Returning to Stewart and his commentary, I am saddened as I look to news from whatever source to be genuinely informative rather than masquerading entertainment or willful misinformation. TV is driving the discourse as it starves the viewer for content and context. Stewart's Daily Show first passed through this weblog in October, 2004:

Stewart earned my undying respect when he passed from comedy and parody to scathing commentary during his Trojan Horse interview on CNN Crossfire (transcript here). I share with my younger generation Stewart's comment that, "We feel a frustration with the way politics are handled and the way politics are handled within the media."... 

In an environment where I now find even the interviews of Tim Russert to fail to press the point, where Fox is beyond the pale, where CNN has lost its way, where broadcast anchors admit to self-censorship in an effort to avoid commercial attack, where the only TV news that I seek out is PBS (Lehrer, Moyers, Frontline et al), I will continue to rely on primary source materials -- the stuff from which the high street press is crafted, and a broad spectrum of offshore sources to form my opinions.

And the Daily Show.

It was in that same note that I lamented my forced return to TV news:

The descent of mainstream news (cable and broadcast) has been so great that after years of largely ignoring it, I have had to return to it in order to understand our clients' state of misinformation, i.e., the degree of misinformation dictates the amount of added detail that we will have to include in our analyses in order to refute the bad before we can present the good.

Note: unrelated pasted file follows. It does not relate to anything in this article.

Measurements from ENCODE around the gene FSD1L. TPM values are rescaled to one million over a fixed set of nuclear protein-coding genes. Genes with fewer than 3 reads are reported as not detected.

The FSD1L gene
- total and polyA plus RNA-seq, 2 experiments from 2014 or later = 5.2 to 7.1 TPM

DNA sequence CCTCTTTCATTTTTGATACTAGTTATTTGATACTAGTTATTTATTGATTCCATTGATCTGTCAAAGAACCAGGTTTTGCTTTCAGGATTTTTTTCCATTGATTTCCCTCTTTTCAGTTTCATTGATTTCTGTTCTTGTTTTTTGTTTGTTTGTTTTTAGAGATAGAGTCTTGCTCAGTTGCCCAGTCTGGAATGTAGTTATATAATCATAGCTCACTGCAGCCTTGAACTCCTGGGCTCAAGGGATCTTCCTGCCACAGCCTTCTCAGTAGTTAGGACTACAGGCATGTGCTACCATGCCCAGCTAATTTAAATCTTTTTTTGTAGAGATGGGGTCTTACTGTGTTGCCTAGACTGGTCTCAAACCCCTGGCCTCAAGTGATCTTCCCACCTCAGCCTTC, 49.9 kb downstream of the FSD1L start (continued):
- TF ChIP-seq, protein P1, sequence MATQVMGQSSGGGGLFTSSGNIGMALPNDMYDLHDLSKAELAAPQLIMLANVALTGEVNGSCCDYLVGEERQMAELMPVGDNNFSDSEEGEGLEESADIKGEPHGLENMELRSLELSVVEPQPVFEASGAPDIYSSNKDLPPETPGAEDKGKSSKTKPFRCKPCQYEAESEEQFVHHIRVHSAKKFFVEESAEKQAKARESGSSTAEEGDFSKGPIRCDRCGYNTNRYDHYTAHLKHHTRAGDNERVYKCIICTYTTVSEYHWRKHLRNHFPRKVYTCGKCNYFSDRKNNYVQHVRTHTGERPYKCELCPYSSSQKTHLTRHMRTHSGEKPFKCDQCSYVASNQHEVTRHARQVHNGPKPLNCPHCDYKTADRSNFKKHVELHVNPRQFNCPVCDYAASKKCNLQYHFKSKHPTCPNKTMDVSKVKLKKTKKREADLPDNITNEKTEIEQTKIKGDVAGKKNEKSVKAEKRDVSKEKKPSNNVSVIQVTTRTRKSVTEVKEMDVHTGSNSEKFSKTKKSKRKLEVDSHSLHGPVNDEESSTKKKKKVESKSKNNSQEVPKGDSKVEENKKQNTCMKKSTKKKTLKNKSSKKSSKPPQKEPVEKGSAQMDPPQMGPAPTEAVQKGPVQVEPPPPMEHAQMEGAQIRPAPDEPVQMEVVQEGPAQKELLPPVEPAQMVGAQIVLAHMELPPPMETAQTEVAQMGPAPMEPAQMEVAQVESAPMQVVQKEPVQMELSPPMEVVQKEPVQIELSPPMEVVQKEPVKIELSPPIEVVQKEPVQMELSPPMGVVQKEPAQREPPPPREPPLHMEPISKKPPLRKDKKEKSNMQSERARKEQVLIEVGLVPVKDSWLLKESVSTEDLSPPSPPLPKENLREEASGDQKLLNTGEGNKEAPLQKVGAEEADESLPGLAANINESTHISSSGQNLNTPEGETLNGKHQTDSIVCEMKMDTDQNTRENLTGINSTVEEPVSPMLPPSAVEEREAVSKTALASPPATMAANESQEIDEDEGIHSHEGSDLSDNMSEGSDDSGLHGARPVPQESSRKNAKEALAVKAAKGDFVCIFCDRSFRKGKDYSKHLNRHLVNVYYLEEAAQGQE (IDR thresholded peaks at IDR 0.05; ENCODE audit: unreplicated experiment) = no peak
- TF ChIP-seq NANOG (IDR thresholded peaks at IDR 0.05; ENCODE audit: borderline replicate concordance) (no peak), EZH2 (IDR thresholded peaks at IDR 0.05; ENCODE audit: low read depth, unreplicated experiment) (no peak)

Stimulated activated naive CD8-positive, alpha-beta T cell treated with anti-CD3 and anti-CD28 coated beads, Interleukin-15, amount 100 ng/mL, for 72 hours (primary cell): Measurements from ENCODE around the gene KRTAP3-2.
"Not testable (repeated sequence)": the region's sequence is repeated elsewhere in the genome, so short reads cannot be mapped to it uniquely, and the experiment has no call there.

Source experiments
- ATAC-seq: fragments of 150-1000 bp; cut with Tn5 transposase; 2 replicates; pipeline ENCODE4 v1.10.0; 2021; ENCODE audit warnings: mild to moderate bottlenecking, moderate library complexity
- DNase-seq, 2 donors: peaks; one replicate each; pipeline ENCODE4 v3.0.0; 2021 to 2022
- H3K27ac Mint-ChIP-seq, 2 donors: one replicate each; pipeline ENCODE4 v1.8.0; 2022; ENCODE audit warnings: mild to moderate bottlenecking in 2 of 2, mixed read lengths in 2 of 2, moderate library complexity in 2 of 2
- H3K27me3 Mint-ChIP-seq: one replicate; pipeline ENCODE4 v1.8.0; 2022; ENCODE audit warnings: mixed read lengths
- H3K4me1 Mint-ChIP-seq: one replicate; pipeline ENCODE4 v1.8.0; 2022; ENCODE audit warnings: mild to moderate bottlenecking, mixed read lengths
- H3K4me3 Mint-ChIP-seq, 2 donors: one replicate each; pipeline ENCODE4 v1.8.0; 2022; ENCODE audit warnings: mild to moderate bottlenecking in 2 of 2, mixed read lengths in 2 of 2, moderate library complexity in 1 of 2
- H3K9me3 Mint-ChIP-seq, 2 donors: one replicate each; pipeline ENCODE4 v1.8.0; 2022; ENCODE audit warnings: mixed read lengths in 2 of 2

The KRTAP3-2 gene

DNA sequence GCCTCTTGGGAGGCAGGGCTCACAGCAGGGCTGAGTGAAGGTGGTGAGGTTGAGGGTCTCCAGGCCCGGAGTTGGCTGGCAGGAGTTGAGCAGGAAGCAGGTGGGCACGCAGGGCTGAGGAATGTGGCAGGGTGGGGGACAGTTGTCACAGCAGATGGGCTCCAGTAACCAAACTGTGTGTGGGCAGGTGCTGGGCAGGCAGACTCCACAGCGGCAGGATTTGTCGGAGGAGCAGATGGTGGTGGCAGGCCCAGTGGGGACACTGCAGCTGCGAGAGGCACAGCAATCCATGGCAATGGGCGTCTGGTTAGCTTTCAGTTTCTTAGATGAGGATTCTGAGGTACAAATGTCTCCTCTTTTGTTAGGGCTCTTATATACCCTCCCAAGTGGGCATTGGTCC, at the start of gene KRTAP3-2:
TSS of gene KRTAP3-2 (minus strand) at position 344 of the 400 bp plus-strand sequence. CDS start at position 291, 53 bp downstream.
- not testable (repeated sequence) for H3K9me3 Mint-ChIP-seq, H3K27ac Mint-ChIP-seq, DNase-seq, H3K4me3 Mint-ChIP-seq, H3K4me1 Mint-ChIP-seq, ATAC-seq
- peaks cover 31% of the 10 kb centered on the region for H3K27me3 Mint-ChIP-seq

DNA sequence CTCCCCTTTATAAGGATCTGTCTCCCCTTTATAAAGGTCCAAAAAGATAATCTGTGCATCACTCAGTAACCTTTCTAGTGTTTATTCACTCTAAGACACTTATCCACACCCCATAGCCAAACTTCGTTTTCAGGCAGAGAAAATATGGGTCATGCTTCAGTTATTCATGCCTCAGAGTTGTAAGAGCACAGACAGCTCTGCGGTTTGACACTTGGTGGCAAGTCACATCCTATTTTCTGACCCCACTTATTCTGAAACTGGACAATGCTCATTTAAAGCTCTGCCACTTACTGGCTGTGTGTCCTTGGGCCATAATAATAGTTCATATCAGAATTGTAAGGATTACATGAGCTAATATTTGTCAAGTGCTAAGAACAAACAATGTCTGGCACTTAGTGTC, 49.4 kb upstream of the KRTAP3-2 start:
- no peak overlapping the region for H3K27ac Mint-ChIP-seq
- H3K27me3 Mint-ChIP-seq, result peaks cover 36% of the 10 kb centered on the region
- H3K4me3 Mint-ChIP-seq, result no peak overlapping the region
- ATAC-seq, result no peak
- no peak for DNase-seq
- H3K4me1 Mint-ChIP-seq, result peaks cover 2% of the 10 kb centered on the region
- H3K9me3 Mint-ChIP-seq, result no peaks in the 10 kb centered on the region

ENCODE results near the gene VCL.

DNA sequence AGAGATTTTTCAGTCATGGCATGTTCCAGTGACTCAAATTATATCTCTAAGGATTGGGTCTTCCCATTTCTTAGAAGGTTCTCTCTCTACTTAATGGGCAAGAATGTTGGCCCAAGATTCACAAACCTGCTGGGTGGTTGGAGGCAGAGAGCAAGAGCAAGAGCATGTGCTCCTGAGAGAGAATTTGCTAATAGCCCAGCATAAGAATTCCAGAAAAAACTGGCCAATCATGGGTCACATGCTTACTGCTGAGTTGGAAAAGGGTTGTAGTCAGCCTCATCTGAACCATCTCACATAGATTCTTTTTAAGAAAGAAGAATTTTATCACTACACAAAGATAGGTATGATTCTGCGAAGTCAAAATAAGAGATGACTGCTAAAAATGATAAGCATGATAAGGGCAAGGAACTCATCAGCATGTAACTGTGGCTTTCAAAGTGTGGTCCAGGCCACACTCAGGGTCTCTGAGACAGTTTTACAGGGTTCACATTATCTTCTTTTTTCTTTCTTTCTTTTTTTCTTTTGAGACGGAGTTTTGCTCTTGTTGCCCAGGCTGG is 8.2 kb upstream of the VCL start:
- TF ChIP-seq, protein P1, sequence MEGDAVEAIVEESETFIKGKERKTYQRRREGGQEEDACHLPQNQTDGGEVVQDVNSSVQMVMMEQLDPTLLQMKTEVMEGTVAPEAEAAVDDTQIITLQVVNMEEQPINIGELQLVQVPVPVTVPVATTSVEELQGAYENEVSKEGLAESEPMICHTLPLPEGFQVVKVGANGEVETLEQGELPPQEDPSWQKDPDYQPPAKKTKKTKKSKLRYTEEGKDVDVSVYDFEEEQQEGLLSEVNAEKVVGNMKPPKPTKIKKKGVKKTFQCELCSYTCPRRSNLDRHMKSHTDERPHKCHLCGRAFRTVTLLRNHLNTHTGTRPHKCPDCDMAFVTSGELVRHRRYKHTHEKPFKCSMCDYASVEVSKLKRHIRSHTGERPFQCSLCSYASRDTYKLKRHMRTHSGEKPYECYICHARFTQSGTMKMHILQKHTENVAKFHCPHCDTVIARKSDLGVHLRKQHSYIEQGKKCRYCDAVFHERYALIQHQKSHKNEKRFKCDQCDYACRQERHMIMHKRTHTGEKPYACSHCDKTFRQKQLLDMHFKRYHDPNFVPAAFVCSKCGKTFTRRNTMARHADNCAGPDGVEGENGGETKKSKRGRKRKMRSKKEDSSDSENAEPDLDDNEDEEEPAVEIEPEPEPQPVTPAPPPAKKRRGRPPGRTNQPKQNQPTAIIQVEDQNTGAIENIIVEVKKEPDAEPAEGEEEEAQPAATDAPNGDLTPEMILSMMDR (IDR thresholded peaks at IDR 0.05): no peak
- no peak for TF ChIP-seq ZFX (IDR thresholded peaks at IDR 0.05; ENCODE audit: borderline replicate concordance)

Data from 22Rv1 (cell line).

Press on, Mr. Stewart, as too many others are still content with TV.

Stewart Skewers Consumer Magazine Editors, Industry at MPA Panel
By DYLAN STABLEFORD
Folio
September 29, 2005

We swim in an ocean of media
By Gregory M. Lamb
Christian Science Monitor
from the September 28, 2005 edition

NAA's New 'NADbase' Exposes True Reach of Newspapers
By Jennifer Saba
Editor & Publisher
Published: October 02, 2005 10:30 PM ET

Gordon Housworth



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A modest Jurassic Park: Simultaneous recreation of a certified bioweapon and a pandemic diagnostic tool

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Part 1

A decade's concerted effort has culminated in the reconstruction of the 1918 Spanish Flu (H1N1) pandemic flu virus:

  • Armed Forces Institute of Pathology: secured lung tissue samples from three 1918 victims, extracting and sequencing genome structures, publishing the sequences of five of the eight genes.
  • Mount Sinai School of Medicine: Using AFIP coding data, employed reverse genetics to create strings of genes called plasmids
  • Centers for Disease Control and Prevention: Inserted Sinai's plasmids into human kidney cells whereupon H1N1 reassembled itself
  • GenBank, National Institutes of Health: H1N1 genetic sequences stored in a public genetic sequence database

The outcome was the publishing of remaining three genes, completing the genetic sequence, and the production of ten vials of H1N1 virus, with more on order as research demands dictate. What is reasonably the "most effective bioweapons agent ever known" and noted for "preferentially striking the young and the healthy" is in the public domain. It seems a Faustian bargain, but I agree with D.A. Henderson that it is critical for its ability to inform our analysis of potential lethality of the current H5N1 avian flu.

What we've learned is useful: H1N1 was actually a bird flu that had leapt to human-to-human transmission without apparently mixing with a human form of flu. It is this co-infection of a human host with both avian and human flu producing a human transmissible strain that is being watched for with H5N1. It would be startling if H5N1 could make an H1N1-like leap.

It has been found that H1N1 and H5N1 share some critical genetic changes, but not all the 25 to 30 that turned H1N1 into a pandemic:

The new studies could have an immediate impact by helping scientist focus on detecting changes in the evolving H5N1 virus that might make widespread transmission among humans more likely.